Vegetables. All vegetables intended for boiling should be well washed, but not soaked, in water; a little vinegar in the water will be more effec ual in removing insects than salt. Green vege tables should have plenty of room, and he plunged into boiling water with a small tea spoonful of pounded loaf sugar. The saucepan should be uncovered and the contents occasion ally skimmed, and the vegetables should not remain in the water an instant after they are cooked. We do not attach sufficient importance to vegetables; they may be prepared in different ways, and eaten as separate dishes. In many countries they form quite a distinct part of the dinner. It is sometimes said that plain boiled vegetables are the best; but this would also apply to plain boiled meat and fish. Carefully cooked vegetables are more wholesome and digestible. Very few vegetables can be eaten with safety 'Without cooking, and if some of the following recipes are rather more expensive they may often economically replace meat, which is the most costly thing on a table.
Potatoes, Plain Boiled. To boil potatoes prop erly they should all be -of the' same sort, and as nearly as possible of the same size. Wash off the dirt, and scrub them very clean with a hard brush, but neither scoop nor apply a knife to them in' any way, even to clear the eyes. Rinse them well and arrange them compactly in a saucepan so that they may not lie loose in the water, and that a small quantitymay be sufficient to cover them. Pour tlie water in cold and when it boils throw in one large teaspoonful of salt to each quart of water, and simmer the potatoes till they are nearly done, but for the last two or three minutes let them boil rapidly. When they are tender quite through, which ma, be known by probing them with a fork, pour all the water from them immediately, lift the lid of the sauce pan to allow the steam to escape, and place them by the side of the fire till the moisture has entirely'evaporated, then peel and send them to table as quickly as possible, either in a hot napkin or in a dish in which the cover is so placed that the steam may 'pass off. There should be no delay in serving after they have been once taken from the fire. Irish families always prefer them served in their skins. Some kinds will be suffi ciently boiled in twenty minutes, others in not less than half an hour. Pour away the water as soon as the potatoes are cooked, and dry them.
Mashed Potatoes. Boil or steam the potatoes half an hour, turn them into a basin, and with a wooden spoon bruise them into flour, to three pOunds of potatoes add a teaspoonful of salt, three ounces of fresh butter, and a gill of cream or hot milk. Stand the basin in a saucepan of
boiling water and beat' the potatoes for five minutes. Serve on a very hot dish, either in a rough cone shape or smoothed over with a knife. The potatoes should be well mixed with , the butter and cream.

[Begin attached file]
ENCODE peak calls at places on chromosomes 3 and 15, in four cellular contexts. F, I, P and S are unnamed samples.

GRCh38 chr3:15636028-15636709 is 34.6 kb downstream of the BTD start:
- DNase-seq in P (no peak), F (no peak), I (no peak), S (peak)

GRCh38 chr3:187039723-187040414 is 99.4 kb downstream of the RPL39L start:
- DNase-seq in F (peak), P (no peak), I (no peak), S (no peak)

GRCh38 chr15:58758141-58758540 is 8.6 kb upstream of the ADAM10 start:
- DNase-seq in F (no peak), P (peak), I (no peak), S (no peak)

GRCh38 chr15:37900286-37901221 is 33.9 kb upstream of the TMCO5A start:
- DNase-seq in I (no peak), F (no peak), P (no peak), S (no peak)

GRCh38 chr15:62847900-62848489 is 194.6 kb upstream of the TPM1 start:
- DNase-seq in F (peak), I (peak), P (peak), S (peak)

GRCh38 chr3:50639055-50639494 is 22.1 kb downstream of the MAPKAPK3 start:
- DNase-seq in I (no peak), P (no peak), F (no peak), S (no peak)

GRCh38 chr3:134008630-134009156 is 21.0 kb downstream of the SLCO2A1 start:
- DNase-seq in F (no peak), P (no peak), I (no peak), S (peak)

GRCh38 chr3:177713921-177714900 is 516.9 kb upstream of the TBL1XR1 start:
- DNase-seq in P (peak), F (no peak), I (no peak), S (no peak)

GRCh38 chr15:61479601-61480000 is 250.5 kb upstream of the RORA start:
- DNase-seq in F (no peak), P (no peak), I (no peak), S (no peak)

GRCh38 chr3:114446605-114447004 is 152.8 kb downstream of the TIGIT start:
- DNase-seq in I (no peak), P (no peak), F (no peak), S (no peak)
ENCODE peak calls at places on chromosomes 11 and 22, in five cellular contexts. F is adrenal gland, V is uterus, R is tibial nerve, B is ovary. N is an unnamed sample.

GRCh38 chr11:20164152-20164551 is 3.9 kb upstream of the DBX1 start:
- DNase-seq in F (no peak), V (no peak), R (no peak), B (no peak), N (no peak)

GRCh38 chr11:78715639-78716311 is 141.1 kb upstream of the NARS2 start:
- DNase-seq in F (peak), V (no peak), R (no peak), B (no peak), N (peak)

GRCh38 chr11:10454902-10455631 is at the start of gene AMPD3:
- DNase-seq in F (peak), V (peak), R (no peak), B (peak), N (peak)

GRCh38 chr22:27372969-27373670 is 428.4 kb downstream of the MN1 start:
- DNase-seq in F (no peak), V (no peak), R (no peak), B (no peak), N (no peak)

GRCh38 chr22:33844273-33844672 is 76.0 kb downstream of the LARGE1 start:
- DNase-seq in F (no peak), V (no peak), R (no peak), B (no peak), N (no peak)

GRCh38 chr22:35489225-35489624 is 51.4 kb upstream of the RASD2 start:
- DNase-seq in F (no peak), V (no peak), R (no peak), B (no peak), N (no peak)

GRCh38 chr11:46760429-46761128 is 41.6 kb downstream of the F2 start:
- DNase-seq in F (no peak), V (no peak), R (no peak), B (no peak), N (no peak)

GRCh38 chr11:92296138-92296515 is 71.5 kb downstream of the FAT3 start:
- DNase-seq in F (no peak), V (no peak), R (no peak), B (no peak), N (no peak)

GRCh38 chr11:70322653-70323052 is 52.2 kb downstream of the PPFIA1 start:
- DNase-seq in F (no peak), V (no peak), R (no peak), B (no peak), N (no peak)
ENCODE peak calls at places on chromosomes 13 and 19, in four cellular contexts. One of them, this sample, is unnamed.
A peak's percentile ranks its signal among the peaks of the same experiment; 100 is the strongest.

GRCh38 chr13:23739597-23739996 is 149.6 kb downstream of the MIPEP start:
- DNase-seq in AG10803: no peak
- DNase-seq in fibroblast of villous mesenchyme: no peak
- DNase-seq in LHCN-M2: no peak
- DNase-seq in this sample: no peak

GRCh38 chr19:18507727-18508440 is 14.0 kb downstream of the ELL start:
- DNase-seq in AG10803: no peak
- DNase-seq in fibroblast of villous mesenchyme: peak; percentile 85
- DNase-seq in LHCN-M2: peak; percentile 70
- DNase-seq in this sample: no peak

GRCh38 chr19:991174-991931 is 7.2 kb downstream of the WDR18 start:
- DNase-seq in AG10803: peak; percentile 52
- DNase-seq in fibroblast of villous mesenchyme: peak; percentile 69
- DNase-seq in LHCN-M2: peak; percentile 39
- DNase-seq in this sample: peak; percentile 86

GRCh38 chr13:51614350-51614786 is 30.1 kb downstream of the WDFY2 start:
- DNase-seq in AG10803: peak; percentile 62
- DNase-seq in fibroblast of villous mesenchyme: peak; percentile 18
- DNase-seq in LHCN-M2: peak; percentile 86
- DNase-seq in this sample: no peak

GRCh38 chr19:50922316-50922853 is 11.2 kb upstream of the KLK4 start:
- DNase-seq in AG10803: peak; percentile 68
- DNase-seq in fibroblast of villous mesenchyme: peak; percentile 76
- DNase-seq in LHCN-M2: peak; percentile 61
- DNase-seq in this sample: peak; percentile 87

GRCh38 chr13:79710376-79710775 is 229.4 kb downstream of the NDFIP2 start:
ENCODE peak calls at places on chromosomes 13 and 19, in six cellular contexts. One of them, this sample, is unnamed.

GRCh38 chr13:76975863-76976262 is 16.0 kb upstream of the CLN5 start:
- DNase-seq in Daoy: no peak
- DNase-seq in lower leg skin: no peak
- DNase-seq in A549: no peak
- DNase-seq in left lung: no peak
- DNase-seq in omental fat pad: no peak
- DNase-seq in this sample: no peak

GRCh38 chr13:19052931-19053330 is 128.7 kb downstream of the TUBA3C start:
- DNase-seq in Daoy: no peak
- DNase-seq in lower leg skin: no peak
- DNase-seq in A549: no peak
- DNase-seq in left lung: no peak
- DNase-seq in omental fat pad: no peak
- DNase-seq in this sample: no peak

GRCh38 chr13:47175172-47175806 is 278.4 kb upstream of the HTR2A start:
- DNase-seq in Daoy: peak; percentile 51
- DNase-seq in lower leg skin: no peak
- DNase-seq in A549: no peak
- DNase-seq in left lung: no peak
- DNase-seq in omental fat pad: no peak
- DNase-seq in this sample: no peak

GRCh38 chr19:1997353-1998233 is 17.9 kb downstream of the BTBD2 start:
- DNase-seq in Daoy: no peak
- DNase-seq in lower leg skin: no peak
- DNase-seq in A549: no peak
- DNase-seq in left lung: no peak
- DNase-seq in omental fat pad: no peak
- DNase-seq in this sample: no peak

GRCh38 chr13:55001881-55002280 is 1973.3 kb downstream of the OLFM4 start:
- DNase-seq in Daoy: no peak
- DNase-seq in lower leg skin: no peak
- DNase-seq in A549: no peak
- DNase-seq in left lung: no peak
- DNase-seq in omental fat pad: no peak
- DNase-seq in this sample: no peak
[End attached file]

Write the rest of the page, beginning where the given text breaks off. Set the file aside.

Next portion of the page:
Potatoes with Milk. Have ready some boiled potatoes, and when nearly' cold, cut them into slices and cover them with a clean clop Take a stewpan and melt three ounces of butter with two ounces of flour,•stir with a wooden spoon, and add gradually a gill of warm milk; season with pepper and salt and a litttle grated nutmeg. When the sauce comes to the boil put in the sliced potatoes, and let them gently boil for about fifteen minutes, then stand the stewpan aside. Mix the yolks of two eggs with a gill of cream and pour iuto the stewpan, stirring until it becomes thick. Turn it on to a hot dish and serve. Take care to prepare the sauce carefully.
Potatoes' and Spinach. Boil a pound of potatoes and mash them. Have ready the same quantity Of boiled spinach, chop it up, and thoroughly mix with the potatoes; add salt, pepper, a little grated nutmeg, and three ounces of sweet butter. Work the whole together, put it into a pie-dish and bake. , When the top is of a nice brown color, it is ready. The ingredients should be well mixed before baking.
Potoitoes and Bacon. Take half a pound of bacon, scrape it and cut it int.) half-inch dice. Put the pieces 'into a stewpan with three ounces of sweet dripping or butter; let the bacon brown lightly. Then add a tablespoonful of flour, and when thoroughly mixed add a pint of hot water, or, better, stock, and a bouquet, garni, with a clove of garlic. Cover the stewp"au and let the contents come to the boil. Wash and peel about a pound of good potatoes, (the kidney variety is the best), slice them in pieces about a quarter of an inch in thickness. Cover the stewpan and let the potatoes boil till they are cooked. Take out the seasoning and serve. Good potatoes and careful preparation of the sauce is essential.
Potato Souffle. Boil six large potatoes and mash them with three ounces of sweet butter, a little pepper and salt, and four ounces of grated cheese, (half Parmesan and half Gruyere is the best mixture), add the yolks of four eggs and the whites, previously whisked to a rather stiff paste.,' Mix these thoroughly and put into a pie-dish and bake. When the is nicely browned in the oven it is ready. The ingredients' should, be thoroughly mixed before baking and the whites well whisked before mixing.